Wishful thinking

Is there still such a thing as magic? Many denies it, others exaggerate it to insanity, and those left most possibly completely misinterprete it – include me here. Yet I believe. I believe in something that goes beyond our comprehension, something greater than ourselves and something that, sure enough, “science” might explain, but never truly do justice.

Do not misinterpret this magic to be about something silly like witches with crystal balls and chicken bone concoctions, superstition with black cats and salt thrown everywhere, in that nonsense about speaking to the dead on TV, or getting back at your ex with Voodoo dolls. I believe magic is, most of the time, something completely visible and as it is considered part of nature we ignore it because it is “normal”.

Someone suggested coincidence to be where magic lays. I could imaging it is in the creative art studio, in the untouched nature, at a moment of realization, or when someone does us a kindness we have done nothing to deserve.

For me astrology belongs to these nonsense topics mentioned above. I put little value into what the stars say about our future, what the alignment of Mars and Venus means for Capricorns, but occasionally I allow myself a moment of star-power-pretend when I see a shooting star. It gives a certain sense of calm to give in to something so obviously fake when it is so clearly defined. To surrender to wishful thinking not necessarily because you think it might come true, but because wishing allows for hope.

While shooting stars are nothing but pieces of rock and ice, they are still rocks that traveled in the wast nothingness that is outer space since forever. Rocks left as the dust tail of a passing comet, or simply space-junk waiting for our little pointless planet to collide with their dwelling. Then in that one unlucky moment they have the misfortune of hitting our atmosphere, we – the ridiculous human race, have a couple of seconds, if we are tentative enough, to witness these ancient rocks disintegrate in a fiery blaze all the time while wishing something ego-centric lasting but a fraction of the life-cycle of the sacrificed rock. All that time in hollow space, for a few seconds of passionate burning. That ought to in everyone eyes, if not magic, at least register as a incredible occurrence.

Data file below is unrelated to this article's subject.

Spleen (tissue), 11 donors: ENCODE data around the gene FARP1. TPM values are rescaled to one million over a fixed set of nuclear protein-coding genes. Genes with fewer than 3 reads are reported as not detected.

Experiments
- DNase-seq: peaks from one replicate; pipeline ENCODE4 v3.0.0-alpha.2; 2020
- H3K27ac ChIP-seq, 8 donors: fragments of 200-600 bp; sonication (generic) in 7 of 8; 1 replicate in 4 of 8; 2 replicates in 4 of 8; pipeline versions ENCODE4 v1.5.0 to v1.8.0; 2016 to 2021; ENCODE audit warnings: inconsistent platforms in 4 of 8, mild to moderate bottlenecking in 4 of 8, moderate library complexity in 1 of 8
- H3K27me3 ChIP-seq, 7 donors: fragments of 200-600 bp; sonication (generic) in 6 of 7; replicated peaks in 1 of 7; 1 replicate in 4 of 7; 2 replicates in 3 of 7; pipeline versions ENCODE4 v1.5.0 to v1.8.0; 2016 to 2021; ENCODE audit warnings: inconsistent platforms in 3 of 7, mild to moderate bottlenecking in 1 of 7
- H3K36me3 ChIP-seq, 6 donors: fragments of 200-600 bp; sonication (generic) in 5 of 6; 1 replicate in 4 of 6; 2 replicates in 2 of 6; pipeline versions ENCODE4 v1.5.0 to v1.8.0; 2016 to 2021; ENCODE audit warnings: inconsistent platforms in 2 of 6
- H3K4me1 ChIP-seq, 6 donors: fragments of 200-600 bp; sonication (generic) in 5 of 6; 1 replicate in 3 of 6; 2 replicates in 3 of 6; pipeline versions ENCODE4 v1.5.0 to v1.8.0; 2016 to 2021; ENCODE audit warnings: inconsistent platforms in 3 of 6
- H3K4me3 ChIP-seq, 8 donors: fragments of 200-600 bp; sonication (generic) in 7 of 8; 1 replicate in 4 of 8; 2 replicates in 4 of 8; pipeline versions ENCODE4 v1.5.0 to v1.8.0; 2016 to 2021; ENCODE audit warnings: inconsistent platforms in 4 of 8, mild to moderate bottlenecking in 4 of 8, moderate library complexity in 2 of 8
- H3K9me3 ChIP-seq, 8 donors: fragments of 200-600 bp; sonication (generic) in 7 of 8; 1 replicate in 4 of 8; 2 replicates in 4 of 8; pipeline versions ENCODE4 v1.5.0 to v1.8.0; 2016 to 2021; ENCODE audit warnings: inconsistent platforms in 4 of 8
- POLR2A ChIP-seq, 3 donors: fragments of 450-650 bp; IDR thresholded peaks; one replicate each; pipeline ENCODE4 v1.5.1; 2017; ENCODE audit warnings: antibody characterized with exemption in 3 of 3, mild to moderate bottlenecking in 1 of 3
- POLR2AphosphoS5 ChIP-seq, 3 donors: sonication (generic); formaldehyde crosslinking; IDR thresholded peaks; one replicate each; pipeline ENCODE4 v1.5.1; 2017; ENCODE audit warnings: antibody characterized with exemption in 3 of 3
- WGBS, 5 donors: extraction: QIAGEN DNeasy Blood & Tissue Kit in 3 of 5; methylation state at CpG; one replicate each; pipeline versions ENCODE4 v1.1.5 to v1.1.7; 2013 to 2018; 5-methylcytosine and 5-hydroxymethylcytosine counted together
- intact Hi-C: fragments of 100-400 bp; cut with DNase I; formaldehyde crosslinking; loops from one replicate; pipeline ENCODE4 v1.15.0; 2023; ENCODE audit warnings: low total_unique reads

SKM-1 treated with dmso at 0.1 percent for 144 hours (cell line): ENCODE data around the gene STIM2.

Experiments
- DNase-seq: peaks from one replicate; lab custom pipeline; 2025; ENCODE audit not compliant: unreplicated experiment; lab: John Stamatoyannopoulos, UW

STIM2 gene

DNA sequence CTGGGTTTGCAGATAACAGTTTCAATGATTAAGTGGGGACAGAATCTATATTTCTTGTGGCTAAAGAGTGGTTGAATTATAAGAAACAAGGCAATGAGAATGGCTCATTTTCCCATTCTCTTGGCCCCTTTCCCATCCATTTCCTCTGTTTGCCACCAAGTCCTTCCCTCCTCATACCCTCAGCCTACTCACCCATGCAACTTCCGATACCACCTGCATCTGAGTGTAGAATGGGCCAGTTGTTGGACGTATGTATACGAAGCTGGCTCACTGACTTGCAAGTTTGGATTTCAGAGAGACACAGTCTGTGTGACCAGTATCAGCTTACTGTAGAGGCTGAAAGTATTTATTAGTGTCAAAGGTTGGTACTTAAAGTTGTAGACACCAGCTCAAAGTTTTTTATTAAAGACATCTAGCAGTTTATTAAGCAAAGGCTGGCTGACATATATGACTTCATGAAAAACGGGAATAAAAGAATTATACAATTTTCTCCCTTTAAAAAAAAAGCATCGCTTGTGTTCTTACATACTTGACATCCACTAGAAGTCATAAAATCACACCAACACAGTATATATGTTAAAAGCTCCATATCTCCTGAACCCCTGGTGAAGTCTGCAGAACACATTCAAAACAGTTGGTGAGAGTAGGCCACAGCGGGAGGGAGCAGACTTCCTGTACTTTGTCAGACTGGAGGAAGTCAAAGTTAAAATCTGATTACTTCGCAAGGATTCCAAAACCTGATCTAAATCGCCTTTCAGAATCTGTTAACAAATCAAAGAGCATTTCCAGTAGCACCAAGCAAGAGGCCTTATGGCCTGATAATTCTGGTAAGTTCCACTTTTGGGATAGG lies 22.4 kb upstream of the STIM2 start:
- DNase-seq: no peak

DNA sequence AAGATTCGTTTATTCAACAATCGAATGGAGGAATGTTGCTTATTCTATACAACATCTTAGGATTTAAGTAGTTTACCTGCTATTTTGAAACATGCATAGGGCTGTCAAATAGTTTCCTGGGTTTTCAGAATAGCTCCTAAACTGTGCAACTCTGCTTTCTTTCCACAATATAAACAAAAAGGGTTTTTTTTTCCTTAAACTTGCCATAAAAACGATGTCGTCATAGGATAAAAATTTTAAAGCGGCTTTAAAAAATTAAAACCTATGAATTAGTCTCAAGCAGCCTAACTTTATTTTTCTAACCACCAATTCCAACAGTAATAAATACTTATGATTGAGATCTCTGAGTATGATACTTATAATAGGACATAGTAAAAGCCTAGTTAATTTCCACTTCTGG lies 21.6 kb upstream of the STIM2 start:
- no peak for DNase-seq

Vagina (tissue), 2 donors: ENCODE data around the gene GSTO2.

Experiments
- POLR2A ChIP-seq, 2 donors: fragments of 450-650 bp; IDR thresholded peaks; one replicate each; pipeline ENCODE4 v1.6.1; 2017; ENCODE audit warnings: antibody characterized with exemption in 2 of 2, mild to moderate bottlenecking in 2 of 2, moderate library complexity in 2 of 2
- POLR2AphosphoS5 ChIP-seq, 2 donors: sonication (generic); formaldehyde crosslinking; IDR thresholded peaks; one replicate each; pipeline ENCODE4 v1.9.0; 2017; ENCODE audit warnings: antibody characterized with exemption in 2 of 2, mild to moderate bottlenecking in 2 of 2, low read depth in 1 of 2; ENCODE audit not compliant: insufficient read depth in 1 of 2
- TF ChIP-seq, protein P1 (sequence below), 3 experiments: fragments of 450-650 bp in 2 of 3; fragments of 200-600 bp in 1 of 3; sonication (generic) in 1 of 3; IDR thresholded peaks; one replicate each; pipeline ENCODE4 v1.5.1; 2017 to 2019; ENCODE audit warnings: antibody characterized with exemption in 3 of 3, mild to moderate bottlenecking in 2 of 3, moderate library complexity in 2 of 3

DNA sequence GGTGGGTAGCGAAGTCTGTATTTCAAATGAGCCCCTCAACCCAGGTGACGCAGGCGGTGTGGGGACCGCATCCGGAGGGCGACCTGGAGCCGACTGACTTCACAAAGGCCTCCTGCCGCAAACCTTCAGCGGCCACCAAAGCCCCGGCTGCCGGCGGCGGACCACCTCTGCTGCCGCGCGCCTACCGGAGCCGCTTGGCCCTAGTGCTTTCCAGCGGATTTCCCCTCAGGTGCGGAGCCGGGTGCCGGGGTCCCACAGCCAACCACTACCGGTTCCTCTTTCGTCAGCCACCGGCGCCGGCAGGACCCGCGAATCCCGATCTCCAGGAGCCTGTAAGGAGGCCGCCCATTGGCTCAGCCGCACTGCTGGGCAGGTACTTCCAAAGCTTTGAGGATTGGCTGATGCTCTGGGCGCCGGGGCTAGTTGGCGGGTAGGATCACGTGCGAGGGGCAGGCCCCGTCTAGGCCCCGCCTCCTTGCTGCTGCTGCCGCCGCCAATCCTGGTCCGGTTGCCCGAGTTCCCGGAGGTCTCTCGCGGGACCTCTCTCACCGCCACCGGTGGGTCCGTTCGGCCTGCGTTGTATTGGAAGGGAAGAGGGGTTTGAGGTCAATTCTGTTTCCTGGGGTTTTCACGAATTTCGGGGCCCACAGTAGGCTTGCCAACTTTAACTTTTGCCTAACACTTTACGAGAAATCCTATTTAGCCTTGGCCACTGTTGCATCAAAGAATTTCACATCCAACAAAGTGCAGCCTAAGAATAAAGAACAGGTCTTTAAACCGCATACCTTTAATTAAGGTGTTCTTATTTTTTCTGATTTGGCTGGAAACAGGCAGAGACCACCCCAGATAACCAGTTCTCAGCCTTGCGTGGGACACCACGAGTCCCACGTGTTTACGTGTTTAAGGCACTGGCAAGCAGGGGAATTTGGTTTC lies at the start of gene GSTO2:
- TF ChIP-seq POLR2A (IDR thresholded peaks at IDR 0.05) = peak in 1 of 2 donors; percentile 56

While I was in Brazil I saw one of these incredible occurrences. Following social convention I made a silent wish and surrendered to the calm of obviously fake magic. I admit it was a silly wish, but it was also a very honest one, and to my great surprise, my wish came true the following evening. Coincidence by all means, but that did not make the experience any less magic in my eyes. Of course all wishes comes with the bitter-sweet whiplash that “you should be careful what you wish for”, but that was a later problem.

Next week the Orioniods meteor shower is hitting the earths atmosphere, peaking on none other than my birthday. Adding to coincidence is that the Orionoids are the leftovers from the comet Halley that was last seen in our solar system in 1986, the year of my birth. Now in all honesty, I am not really a fan of coincidence, but I happen to be a huge fan of meteor showers, and my ego is apparently big enough to make me a little happier if I pretend this incredible occurrence is a birthday gift.

Now the question left to consider is: is this coincidence – this magic, the sign of divine intervention to encourage me to wish for solutions of previously granted wishes? or should I be reckless and ask the stars for something new?

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